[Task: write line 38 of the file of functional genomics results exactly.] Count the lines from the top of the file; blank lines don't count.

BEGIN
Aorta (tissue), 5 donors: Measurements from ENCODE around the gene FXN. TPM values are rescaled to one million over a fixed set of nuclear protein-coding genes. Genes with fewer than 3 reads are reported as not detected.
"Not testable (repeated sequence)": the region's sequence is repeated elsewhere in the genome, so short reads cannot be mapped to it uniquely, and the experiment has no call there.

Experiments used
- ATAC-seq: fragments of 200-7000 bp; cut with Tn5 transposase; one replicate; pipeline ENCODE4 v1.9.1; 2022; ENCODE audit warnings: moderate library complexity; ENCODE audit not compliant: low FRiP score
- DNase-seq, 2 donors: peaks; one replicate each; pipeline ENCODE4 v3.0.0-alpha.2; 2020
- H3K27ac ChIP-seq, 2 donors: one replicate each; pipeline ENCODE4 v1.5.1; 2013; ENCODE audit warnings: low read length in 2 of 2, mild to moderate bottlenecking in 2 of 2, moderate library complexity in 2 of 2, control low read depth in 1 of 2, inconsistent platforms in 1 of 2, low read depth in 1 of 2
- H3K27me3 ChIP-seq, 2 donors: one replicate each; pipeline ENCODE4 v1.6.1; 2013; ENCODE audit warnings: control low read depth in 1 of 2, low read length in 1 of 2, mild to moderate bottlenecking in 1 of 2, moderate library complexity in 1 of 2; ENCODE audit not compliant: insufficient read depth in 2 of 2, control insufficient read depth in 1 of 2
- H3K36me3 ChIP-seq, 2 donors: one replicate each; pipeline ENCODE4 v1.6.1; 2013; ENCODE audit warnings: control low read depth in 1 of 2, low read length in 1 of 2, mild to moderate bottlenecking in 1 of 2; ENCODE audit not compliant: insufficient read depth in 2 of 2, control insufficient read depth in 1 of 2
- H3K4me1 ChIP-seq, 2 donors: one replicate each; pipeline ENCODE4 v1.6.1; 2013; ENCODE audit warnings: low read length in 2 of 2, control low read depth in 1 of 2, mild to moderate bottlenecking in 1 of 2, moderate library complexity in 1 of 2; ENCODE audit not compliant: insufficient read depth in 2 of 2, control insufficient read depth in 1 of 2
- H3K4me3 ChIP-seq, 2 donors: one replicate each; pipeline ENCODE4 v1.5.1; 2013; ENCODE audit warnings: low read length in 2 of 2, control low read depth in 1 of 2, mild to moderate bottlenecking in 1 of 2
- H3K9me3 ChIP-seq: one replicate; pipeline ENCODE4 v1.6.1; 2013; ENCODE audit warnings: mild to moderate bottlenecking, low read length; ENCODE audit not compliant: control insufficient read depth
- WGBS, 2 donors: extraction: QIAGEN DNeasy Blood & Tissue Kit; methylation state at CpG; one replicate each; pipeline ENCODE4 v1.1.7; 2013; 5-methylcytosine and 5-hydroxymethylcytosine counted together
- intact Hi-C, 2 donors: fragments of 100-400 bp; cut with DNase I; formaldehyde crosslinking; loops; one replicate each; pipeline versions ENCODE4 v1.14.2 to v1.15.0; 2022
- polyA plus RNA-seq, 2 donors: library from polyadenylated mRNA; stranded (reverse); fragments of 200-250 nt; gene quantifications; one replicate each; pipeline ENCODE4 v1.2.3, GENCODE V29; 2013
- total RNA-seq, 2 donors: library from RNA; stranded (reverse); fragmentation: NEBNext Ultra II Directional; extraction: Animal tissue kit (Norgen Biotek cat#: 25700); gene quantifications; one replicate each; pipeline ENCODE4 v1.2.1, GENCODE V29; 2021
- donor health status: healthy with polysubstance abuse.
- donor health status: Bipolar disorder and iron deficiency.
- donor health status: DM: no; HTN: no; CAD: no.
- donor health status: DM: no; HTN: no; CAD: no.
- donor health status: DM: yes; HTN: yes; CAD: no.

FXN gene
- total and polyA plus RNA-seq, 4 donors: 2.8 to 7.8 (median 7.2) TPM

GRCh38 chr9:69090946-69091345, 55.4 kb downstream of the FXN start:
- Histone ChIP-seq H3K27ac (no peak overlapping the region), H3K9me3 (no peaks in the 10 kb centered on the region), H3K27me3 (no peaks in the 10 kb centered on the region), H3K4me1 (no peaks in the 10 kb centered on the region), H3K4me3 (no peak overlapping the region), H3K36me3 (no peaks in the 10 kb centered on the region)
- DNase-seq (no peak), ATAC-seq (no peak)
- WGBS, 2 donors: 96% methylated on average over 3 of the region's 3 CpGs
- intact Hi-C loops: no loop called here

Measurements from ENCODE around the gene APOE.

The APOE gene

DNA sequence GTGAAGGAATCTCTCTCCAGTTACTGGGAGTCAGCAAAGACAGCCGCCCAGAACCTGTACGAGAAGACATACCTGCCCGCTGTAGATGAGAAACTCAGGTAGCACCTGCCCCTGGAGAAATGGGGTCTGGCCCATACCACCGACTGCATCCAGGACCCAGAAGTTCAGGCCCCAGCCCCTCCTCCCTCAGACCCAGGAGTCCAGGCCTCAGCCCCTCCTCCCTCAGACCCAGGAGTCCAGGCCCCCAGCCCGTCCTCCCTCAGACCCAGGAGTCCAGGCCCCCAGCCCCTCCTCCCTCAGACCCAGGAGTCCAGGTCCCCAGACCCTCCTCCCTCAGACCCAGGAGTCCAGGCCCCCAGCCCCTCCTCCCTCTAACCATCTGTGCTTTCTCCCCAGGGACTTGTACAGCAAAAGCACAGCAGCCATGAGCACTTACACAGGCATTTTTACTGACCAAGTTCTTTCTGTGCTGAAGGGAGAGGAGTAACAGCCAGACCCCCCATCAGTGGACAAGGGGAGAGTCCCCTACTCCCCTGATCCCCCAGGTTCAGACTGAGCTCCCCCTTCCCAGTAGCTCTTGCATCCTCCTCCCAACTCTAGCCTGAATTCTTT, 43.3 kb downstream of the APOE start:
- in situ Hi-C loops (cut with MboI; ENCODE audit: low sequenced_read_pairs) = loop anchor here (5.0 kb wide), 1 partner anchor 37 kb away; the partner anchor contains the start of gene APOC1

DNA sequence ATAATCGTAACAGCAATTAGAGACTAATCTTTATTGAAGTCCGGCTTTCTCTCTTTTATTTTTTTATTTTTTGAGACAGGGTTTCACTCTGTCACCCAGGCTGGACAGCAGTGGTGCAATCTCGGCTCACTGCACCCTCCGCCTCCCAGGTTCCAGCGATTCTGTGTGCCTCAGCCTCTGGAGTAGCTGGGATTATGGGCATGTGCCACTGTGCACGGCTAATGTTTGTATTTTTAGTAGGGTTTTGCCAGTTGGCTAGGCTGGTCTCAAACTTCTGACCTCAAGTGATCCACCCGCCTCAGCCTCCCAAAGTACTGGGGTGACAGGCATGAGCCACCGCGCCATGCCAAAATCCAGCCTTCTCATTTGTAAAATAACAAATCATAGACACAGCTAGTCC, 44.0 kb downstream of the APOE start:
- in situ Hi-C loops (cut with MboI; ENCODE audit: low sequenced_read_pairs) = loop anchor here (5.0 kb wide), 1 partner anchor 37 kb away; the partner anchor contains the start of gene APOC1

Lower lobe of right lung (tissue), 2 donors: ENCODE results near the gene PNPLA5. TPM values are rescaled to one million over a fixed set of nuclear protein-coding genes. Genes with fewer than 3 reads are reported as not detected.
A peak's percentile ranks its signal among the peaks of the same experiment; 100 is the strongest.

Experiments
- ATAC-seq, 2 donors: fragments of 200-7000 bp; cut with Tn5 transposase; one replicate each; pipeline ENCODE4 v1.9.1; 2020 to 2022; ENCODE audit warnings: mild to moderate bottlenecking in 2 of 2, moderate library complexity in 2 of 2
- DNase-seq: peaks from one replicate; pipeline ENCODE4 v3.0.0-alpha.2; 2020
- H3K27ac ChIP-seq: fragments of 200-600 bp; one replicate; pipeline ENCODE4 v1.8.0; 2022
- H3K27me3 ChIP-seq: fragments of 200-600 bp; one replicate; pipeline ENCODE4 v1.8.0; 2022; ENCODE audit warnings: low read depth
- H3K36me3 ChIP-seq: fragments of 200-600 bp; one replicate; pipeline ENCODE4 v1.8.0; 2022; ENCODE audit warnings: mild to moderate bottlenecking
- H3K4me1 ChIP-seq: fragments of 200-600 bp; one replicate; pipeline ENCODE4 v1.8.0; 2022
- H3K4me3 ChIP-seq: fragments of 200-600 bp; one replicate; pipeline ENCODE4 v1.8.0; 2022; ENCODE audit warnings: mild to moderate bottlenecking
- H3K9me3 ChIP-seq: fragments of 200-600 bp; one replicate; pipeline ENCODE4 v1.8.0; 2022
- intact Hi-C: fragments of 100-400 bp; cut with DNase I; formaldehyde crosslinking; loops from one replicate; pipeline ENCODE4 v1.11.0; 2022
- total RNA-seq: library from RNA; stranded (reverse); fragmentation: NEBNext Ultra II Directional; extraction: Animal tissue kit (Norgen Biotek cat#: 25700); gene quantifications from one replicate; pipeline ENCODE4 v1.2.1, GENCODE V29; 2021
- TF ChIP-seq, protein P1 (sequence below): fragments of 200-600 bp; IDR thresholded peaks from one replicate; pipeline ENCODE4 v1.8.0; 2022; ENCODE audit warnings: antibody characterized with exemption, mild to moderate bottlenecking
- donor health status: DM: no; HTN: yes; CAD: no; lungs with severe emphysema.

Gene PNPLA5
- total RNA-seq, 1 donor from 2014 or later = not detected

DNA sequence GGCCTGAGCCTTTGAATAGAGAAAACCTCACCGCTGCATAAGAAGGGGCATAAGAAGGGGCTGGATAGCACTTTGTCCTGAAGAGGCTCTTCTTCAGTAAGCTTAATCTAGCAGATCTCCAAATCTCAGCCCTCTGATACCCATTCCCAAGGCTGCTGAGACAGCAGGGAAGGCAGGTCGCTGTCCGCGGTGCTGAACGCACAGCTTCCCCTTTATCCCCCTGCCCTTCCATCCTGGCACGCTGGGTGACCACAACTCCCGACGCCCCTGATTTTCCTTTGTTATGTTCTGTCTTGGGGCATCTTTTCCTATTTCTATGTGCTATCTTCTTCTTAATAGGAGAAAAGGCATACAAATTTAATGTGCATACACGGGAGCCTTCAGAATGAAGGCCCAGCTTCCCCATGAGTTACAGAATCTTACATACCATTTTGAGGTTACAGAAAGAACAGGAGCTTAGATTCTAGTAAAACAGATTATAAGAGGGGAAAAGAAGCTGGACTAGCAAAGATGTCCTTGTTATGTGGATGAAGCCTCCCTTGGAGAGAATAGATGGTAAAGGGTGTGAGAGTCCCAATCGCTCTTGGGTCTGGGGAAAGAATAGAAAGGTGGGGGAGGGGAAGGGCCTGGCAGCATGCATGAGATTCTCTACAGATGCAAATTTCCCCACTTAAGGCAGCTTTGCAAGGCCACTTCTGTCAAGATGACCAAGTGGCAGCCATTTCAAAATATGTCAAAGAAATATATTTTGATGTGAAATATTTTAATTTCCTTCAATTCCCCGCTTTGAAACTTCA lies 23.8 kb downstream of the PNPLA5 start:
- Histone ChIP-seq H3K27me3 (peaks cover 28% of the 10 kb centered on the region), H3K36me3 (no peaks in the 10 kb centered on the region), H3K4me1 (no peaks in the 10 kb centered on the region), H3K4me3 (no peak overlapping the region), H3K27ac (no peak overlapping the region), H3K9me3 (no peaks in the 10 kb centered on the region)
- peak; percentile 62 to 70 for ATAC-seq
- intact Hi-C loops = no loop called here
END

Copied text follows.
- DNase-seq: peaks from one replicate; pipeline ENCODE4 v3.0.0-alpha.2; 2020